Redacteur: Geertje Hek
G.M.Hek at uva.nl
Eerder verschenen in
Nieuw Archief voor Wiskunde, september 2011, pp. 188–189.
Matrix perturbations, bounding and computing eigenvalues
Ricardo Reis da Silva
Originally from Portugal, Ricardo Reis da Silva came to Utrecht to do his master studies. He then continued as a Ph.D. student at the Universiteit van Amsterdam. Despite the natural ups and downs, he has enjoyed his time in the Netherlands. “The country has a good research and academic environment and I was fortunate enough to work alongside some of the top researchers in my area.” He felt very welcome, both at the Mathematics Department in Utrecht as an international student as well as at the Korteweg-de Vries Institute in Amsterdam as a Ph.D. candidate. But more important than the particular place or the particular work he did, was the global experience of living abroad. That was surely not what he had expected when he first moved here. It was, however, precisely the fact that he encountered so many unexpected things, that made the whole experience so valuable.
Matrix and eigenvalue perturbations
On June 10th, Reis da Silva successfully defended his Ph. D. thesis Matrix Perturbations, bounding and computing eigenvalues, written under guidance of dr. Jan Brandts and prof. dr. Rob Stevenson at the Universiteit van Amsterdam. His thesis belongs to the areas of Linear Algebra and Numerical Linear Algebra and its contents are divided into two parts covering two distinct though related topics.
The first part is on matrix and eigenvalue perturbation theory. In this part he studies amongst others Hermitian rank-k perturbations of Hermitian matrices and their eigenvalues. The study of such matrices and perturbations has a background in numerical methods for partial differential equations. For instance, the Finite Difference discretisation of certain reaction-diffusions differential equations yields a standard positive definite Hermitian tridiagonal matrix resulting from the diffusion part. This discretisation can also yield a rank-k Hermitian matrix resulting from the reaction part, which can be seen as a perturbation of the diffusion Hermitian matrix. The study of matrix perturbations is, however, also relevant for the analysis of iterative methods for eigenvalue problems.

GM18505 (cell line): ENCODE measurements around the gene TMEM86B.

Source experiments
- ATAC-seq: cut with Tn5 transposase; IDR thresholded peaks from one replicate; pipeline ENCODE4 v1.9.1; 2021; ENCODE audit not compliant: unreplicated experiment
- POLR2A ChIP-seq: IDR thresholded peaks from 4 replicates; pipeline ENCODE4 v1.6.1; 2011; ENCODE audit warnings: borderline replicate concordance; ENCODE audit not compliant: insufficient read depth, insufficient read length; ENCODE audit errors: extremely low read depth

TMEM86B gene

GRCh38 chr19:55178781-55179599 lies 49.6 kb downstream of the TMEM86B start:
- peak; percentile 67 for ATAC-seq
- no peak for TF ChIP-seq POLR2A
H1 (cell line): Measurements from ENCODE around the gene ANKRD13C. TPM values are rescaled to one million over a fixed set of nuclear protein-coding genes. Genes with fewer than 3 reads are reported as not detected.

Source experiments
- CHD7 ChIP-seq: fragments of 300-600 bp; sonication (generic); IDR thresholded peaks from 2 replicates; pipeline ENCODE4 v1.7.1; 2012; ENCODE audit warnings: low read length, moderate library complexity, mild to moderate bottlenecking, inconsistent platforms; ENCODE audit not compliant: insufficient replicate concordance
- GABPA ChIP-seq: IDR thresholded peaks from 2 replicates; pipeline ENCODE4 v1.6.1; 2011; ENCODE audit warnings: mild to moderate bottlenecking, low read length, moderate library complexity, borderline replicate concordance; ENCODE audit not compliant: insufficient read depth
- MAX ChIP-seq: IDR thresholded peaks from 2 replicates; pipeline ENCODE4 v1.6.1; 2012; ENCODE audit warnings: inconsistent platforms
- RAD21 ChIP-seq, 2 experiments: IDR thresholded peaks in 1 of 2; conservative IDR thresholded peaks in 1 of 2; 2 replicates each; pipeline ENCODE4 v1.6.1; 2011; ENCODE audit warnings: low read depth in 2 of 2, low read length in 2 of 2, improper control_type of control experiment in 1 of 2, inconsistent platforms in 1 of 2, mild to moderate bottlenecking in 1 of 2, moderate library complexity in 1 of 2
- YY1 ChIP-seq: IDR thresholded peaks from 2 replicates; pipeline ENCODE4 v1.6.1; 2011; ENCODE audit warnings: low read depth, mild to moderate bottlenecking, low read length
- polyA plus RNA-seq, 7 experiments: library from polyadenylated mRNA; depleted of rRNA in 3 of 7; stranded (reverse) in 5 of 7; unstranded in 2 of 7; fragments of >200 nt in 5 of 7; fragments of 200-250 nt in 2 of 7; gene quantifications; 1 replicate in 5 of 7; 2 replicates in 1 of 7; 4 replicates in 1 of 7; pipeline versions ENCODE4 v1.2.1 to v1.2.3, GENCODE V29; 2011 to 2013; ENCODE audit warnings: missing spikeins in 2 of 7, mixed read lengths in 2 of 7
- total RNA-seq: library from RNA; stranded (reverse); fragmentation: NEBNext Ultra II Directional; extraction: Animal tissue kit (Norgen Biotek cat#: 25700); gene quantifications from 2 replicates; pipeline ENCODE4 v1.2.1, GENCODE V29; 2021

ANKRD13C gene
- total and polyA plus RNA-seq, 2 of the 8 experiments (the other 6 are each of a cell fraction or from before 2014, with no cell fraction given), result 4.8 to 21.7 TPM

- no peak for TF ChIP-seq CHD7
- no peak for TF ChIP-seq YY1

For Hermitian perturbations of Hermitian matrices much is known about the relative position of the eigenvalues after perturbation. The results follow from the variational characterisation of the eigenvalues given by the Courant-Fischer theorem, from Weyl's inequalities bounding the eigenvalues of the resulting matrix by those of the original and the perturbation matrices, and to some extent also from the Cauchy Interlace Theorem on the interlacing property between the eigenvalues of a matrix and of its n−1 principal submatrix. These are all well know and useful results for Hermitian matrices.
For Hermitian rank-k perturbations of Hermitian matrices, Reis da Silva developed Weyl-type bounds for the eigenvalues, that are tighter than Weyl's classical bounds while the additional computational costs are very modest. He then used the same technique to obtain bounds for the eigenvalues of arrowhead matrices (square matrix whose entries are all zero except for the diagonal and the first row and column) and for the singular values of perturbed rectangular matrices.
Normality preserving perturbations